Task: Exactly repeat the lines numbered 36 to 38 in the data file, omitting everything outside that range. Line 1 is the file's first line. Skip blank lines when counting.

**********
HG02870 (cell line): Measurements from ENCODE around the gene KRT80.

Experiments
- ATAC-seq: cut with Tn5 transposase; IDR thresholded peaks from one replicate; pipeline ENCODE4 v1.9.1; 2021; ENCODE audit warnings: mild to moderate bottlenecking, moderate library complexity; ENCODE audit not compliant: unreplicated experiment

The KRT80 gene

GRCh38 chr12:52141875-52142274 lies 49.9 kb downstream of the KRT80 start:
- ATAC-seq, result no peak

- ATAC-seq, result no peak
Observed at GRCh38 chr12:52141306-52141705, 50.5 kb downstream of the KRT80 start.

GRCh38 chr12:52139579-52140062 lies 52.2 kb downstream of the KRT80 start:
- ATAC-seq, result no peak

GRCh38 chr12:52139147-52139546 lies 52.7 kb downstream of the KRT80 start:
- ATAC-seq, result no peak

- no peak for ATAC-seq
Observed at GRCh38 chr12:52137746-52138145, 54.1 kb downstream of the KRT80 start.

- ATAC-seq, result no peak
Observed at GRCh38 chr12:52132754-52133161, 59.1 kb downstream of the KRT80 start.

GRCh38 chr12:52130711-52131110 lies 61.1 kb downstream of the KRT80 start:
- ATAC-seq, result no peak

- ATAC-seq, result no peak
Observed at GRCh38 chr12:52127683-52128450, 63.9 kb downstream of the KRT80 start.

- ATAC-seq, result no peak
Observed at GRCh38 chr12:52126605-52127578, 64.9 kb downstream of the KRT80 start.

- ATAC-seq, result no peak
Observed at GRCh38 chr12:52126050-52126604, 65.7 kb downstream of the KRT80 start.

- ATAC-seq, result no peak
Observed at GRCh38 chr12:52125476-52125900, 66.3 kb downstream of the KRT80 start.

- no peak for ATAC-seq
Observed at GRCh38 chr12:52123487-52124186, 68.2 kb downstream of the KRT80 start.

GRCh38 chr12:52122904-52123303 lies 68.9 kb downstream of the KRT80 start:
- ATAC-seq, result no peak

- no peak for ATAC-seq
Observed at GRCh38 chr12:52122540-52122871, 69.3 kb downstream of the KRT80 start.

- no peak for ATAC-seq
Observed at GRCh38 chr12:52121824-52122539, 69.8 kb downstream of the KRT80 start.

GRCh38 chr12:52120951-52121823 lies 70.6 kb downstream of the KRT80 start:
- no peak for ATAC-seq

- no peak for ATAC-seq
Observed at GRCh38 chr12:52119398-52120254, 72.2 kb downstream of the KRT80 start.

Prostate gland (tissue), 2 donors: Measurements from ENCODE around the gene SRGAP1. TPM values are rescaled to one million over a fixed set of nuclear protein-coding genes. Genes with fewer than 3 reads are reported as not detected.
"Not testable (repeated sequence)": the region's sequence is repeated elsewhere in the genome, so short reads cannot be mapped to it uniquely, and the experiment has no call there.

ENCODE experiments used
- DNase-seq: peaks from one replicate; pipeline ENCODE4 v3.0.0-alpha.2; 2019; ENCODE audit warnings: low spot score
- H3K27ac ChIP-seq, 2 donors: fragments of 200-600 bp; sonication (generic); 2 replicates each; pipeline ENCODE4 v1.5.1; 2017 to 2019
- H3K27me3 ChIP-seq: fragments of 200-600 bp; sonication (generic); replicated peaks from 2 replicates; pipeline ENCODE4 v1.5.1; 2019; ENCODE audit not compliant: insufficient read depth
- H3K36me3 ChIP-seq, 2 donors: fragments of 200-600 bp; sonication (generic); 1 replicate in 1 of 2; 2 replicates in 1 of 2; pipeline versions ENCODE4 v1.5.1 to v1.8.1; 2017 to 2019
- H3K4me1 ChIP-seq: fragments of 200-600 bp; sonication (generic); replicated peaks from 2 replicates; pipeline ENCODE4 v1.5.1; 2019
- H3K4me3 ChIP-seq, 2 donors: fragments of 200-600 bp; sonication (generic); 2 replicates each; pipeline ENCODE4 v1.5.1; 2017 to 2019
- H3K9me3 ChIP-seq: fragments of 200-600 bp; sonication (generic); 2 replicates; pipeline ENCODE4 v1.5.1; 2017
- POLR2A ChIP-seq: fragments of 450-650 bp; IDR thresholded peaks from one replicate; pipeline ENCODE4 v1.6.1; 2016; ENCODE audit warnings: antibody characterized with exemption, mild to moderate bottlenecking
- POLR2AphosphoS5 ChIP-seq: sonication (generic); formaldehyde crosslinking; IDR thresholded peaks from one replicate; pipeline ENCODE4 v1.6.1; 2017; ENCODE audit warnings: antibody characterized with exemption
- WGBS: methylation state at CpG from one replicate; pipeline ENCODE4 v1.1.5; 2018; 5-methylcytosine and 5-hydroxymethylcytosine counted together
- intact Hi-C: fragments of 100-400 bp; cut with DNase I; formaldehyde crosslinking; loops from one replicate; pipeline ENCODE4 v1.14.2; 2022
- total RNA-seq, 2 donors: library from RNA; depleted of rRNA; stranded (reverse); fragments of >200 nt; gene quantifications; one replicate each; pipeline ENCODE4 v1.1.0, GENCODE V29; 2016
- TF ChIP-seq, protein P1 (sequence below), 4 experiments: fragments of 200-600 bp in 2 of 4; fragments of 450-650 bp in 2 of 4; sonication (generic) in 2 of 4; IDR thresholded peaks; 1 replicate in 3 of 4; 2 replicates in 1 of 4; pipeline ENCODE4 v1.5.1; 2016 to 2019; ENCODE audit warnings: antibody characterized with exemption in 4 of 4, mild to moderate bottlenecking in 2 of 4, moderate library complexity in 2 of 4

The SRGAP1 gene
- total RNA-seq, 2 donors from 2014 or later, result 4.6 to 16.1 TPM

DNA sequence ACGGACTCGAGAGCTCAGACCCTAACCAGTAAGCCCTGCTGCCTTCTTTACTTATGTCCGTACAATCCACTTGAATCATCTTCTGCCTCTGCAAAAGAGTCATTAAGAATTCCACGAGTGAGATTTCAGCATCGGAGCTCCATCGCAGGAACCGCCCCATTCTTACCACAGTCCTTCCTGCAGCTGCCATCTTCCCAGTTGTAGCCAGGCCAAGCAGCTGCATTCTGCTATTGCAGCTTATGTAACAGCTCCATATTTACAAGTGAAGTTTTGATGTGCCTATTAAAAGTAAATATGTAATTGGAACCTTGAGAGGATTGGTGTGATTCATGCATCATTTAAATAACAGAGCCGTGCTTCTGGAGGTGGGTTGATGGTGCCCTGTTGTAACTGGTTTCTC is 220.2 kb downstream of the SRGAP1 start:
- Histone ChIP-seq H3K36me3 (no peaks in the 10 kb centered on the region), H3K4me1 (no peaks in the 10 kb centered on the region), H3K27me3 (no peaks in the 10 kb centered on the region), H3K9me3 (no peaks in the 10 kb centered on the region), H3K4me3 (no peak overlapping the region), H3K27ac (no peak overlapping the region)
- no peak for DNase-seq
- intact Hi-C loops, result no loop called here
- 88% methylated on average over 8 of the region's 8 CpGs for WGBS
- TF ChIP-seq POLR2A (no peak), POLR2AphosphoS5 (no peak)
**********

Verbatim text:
- no peak for ATAC-seq

- no peak for ATAC-seq
Observed at GRCh38 chr12:52119398-52120254, 72.2 kb downstream of the KRT80 start.